Amir Khan, Skelton vs. Williams: Beauty in Boxing
26.02.06 - By MICHAEL KLIMES: Albert Einstein once proclaimed, ‘The most beautiful experience we can have is the mysterious – the fundamental which stands at the cradle of true art and true science.’
Article posted on 27.02.2006
After watching Matt Skelton battle Danny Williams and Amir Khan obliterate Jackson Williams I am feeling slightly romantic. Why so? I am seeing, with some pride, that Britain has produced a boxer in Khan, who, in only his sixth bout is looking like a consummate professional. Williams and Skelton, meanwhile, put a on a spectacle (even by standards of American heavyweights that have traditionally been the gatekeepers of the division), which has reignited the heavyweight scene in our little island of Britain. Williams correctly redeemed himself and the concept of the British heavyweight clash after the farce with Audley Harrison.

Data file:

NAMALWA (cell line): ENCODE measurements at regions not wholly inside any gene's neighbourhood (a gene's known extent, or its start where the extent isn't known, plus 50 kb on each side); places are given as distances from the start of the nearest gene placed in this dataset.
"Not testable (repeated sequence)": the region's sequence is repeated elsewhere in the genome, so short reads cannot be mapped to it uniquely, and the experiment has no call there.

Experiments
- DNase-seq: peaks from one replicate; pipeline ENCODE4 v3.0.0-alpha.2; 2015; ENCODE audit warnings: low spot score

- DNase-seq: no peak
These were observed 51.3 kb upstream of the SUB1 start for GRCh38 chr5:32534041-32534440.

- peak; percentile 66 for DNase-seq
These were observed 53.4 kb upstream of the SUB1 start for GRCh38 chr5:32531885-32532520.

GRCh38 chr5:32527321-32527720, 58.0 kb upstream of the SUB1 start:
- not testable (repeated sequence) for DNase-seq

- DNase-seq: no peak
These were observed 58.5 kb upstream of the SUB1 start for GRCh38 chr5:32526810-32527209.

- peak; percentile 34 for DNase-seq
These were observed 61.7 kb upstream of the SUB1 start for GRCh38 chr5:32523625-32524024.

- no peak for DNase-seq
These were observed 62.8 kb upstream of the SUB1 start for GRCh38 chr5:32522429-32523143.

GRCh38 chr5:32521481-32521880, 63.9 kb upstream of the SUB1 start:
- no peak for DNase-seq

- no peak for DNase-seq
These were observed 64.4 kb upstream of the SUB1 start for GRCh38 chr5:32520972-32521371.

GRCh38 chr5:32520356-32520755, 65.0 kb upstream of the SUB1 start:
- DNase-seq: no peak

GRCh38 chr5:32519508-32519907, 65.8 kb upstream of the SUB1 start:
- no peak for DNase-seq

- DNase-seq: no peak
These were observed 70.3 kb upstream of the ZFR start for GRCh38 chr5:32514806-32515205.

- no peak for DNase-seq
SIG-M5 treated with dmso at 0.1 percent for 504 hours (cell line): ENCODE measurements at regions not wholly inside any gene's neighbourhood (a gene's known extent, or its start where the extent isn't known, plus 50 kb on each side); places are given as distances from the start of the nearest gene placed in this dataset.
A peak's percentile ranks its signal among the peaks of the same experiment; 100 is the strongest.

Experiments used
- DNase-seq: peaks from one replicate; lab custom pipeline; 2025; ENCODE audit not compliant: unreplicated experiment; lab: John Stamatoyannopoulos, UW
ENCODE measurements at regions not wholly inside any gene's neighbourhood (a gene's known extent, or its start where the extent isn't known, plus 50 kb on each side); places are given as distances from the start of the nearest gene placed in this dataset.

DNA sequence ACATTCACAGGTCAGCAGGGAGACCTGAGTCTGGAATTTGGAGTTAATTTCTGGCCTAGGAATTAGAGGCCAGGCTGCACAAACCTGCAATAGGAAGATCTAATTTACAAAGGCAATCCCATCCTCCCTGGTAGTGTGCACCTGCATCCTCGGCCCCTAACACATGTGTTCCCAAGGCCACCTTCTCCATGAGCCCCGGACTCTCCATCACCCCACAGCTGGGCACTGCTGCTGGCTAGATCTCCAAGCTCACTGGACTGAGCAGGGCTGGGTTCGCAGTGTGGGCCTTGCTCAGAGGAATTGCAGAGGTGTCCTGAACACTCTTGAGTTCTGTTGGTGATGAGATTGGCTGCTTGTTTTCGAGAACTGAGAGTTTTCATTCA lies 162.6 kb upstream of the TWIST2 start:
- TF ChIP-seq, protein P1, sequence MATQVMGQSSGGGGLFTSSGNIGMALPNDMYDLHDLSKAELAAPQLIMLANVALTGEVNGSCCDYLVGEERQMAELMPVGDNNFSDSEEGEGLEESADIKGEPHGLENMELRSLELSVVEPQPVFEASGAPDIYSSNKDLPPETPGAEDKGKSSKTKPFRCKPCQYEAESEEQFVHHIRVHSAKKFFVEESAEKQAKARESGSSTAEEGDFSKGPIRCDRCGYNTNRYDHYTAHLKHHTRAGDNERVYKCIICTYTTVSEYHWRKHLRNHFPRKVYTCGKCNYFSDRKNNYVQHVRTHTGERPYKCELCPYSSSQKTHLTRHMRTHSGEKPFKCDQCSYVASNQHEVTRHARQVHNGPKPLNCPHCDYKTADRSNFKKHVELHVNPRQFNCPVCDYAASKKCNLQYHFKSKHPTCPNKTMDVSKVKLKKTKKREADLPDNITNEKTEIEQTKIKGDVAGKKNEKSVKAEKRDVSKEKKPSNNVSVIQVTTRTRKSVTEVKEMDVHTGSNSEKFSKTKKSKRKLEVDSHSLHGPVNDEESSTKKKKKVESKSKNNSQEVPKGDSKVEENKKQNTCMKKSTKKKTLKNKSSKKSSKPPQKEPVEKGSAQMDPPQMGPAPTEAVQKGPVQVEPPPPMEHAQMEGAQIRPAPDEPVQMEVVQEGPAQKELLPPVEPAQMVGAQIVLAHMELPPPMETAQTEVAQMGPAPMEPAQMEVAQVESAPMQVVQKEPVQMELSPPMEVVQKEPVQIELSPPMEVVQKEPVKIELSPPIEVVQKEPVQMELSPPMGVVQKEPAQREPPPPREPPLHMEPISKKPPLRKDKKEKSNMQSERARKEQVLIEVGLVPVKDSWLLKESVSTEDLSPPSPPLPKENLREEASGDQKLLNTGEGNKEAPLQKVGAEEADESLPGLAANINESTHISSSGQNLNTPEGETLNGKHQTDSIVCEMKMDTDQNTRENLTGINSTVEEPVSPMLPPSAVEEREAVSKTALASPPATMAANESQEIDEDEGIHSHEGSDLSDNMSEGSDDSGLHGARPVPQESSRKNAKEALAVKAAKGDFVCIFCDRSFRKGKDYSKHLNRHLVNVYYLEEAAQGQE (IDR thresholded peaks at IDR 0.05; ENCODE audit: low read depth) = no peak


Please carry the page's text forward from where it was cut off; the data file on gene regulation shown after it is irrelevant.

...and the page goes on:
At the beginning of the evening at the ExceL Arena in London, former featherweight champion Barry McGuigan said Jackson Williams was ‘a step up in class’ for Khan. Like all his previous opponents, Khan comfortably outclassed him in three rounds. The silver medallist demonstrated an abundance of gifts that only come to naturals: Footwork, combination punching, defence, reflexes, power and balance. It is true Khan is still very young, only nineteen years old but what a nineteen year old he is! He mastered an adversary five years older than him with a snake like jab that he doubled and trebled.. This jab acted for Khan’s other shots; his most impressive in this outing were the body punches. A beautiful left hook sunk Williams to the canvas and after the referee stepped in to halt the affair.
Khan could eventually become the Roger Federer of boxing. What marks him out above other boxers, even fighters that are far ahead of him such as Floyd Mayweather is his attitude. Khan has a maturity that is astounding. He does not feel a need to bad mouth others through the extensive press coverage he gets.